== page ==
Michael Barone: Lower Crime Now May Be a Fruit of Welfare Reform 20 Years Ago

Barone-welfare-reform

Welfare reform work requirements may be contributing to the remarkable decline in violent crime  (AP File)

Michael Barone writes: As I was looking over the depressing jobs data for the last five years and the large number of working-age people leaving the work force, I came up with a hypothesis on a related subject, one worth testing and, if valid, acting on.

The jobs data are certainly depressing, as economists of just about every ideological stripe agree. Total national employment is down from the 2007 peak of 147 million to 144 million.

“The most important factor in reducing crime has been improved policing, pioneered by New York Mayors Rudy Giuliani and Michael Bloomberg and imitated and adapted by others elsewhere.”

Labor-force participation–the percentage of the adult population with jobs–has been hovering around 63 percent, the lowest since 1978. The Millennial generation is getting socked the hardest. Labor-force participation for those age 20 to 24 is down to the lowest level since 1971.

Some argue that this is a good thing. An Obama administration spokesman responding to the Congressional Budget Office‘s projection that Obamacare would induce 2 million people to leave the work force said such people would thereby be freed to be poets.

Pathetic.

Only vibrant economic growth can produce a commercial market and philanthropic support for poets. Unemployment and disability checks are a poor substitute.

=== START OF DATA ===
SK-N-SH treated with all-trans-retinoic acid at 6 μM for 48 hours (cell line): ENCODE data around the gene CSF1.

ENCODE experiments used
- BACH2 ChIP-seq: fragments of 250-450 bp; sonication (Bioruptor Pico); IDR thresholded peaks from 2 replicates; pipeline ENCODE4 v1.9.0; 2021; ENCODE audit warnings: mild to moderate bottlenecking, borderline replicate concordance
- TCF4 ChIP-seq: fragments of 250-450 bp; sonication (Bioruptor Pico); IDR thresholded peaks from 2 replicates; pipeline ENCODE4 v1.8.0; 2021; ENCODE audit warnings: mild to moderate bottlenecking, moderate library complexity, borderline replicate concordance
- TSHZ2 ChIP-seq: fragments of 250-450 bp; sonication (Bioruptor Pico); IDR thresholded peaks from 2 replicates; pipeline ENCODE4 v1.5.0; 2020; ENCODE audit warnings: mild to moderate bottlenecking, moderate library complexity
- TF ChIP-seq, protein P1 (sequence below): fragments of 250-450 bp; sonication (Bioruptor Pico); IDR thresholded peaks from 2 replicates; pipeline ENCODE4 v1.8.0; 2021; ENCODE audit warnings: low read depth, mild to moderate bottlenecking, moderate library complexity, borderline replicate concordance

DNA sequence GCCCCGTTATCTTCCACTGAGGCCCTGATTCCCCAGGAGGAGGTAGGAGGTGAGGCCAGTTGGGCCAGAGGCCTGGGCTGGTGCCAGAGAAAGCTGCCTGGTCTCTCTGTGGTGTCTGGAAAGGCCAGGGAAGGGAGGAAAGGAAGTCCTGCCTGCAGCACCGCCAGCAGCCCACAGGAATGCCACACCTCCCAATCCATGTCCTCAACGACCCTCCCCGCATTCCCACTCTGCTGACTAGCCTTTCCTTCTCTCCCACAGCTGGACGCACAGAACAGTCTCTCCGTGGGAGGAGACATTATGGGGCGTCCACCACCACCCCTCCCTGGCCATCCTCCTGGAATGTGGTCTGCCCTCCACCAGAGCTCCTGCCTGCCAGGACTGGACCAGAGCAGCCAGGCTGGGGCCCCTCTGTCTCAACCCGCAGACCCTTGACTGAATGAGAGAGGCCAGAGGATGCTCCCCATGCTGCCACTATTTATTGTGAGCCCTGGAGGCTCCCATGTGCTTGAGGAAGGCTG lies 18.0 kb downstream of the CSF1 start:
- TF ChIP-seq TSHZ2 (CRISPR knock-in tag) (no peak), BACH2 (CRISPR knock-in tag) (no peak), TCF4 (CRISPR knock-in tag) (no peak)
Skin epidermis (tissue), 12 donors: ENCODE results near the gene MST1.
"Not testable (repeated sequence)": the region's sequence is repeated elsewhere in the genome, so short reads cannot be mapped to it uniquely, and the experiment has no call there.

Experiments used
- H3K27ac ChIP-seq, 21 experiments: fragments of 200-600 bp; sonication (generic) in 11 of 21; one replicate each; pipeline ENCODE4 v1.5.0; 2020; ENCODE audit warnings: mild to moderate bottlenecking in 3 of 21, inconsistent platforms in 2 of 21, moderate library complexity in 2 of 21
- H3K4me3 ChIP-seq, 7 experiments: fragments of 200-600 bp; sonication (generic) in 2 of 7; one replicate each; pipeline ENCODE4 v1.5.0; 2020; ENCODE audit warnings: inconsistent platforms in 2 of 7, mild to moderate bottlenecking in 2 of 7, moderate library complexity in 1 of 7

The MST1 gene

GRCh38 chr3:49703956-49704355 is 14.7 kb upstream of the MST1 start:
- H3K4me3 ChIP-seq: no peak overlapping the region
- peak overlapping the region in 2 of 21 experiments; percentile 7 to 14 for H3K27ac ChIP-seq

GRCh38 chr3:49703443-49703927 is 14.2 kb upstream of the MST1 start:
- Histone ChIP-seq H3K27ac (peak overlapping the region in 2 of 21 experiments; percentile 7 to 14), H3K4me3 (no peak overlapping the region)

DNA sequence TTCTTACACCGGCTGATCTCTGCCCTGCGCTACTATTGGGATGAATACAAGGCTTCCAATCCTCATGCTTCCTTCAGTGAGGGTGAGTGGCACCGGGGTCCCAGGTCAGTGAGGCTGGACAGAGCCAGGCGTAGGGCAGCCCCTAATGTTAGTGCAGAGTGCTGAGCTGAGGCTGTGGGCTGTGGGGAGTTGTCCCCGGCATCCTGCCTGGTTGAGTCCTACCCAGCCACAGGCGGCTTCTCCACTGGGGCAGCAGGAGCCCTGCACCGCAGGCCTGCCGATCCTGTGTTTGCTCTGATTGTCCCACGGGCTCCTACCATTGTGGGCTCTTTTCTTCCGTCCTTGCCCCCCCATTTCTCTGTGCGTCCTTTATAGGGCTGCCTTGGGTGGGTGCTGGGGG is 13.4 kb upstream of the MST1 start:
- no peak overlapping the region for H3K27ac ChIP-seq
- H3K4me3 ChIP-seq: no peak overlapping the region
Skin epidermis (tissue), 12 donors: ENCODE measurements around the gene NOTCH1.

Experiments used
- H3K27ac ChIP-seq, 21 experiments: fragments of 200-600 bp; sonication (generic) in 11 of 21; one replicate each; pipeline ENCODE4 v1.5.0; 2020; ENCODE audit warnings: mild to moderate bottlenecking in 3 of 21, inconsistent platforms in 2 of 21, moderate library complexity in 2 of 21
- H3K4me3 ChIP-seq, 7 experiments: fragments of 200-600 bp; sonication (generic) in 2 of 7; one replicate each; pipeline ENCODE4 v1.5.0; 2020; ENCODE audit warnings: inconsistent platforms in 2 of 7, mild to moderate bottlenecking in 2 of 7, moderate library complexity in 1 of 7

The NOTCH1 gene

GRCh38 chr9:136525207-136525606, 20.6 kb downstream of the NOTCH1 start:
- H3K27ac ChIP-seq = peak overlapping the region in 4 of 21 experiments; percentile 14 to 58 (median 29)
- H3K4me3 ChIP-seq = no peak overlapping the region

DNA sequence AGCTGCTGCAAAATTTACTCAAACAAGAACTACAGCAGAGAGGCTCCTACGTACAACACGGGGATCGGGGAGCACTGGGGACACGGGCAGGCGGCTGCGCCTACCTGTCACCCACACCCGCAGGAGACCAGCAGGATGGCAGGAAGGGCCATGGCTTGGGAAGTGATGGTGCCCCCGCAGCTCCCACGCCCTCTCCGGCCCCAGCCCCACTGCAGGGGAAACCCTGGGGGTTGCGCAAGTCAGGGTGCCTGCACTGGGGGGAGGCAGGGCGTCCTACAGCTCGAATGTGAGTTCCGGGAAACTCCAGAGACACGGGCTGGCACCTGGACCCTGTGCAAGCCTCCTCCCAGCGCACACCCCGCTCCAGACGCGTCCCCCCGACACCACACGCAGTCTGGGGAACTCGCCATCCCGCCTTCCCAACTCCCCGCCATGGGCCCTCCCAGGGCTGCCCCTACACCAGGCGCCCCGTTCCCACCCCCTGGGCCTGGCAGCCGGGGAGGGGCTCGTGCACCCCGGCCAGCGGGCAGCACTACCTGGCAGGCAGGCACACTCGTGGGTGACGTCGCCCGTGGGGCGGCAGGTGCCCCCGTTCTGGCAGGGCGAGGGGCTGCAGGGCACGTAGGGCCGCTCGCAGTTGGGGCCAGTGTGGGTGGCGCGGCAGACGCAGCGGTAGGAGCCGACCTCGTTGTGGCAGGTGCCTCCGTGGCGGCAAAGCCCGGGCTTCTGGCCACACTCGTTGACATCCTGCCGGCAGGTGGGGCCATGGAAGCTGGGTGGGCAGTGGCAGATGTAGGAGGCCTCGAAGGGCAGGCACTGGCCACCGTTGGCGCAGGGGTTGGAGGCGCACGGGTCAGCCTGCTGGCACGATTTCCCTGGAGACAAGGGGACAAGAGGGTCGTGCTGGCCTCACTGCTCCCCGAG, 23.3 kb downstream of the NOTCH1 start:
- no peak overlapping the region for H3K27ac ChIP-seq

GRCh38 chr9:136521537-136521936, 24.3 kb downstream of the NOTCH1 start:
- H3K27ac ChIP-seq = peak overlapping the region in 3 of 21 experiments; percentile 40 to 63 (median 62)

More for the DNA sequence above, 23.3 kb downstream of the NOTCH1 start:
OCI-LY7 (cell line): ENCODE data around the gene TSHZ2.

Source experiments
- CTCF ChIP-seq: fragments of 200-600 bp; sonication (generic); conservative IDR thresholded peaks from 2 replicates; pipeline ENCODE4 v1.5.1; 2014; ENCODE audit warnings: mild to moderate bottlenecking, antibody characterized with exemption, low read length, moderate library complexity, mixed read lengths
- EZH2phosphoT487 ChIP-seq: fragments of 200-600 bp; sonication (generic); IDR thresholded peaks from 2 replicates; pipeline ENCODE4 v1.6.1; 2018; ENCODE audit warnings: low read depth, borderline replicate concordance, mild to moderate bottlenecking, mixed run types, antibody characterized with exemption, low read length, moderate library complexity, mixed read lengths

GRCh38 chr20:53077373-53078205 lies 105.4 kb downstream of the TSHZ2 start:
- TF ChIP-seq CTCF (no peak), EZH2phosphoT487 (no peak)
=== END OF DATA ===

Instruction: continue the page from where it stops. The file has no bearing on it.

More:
For work is not just something that produces income. It also is a source of personal satisfaction, a way for people to contribute positively to their families and communities.

True happiness, American Enterprise Institute president Arthur Brooks argues, comes from earned success and work, even in an entry-level job, is a prime source of that.

One area where work has lead to personal satisfaction — and I’m heading to my promised hypothesis now — is in welfare reform.

Research has shown that work requirements for welfare recipients have produced not just greater income but more satisfaction.

Entry-level jobs for welfare recipients have proven not to be dead ends but the avenue to greater job skills and promotions.

The welfare reform work requirements may also be contributing — this is my hypothesis — to the remarkable decline in violent crime in America over the last 20 yearsRead the rest >>>

WashingtonExaminer.com


2 Comments on “Michael Barone: Lower Crime Now May Be a Fruit of Welfare Reform 20 Years Ago”

  1. upaces88 says:

    The key word here is “May.” This article is NOT correct.
    20 yrs ago, we didn’t have the viral killing of white people nor did we have a viral killing of black people.

    • The Butcher says:

      It’s a start. Barone is a thorough analyst. I’d prefer a measured approach that’s cautious about drawing firm conclusions, than one that draws premature conclusions, and is viewed as less credible by critics, and other researchers.


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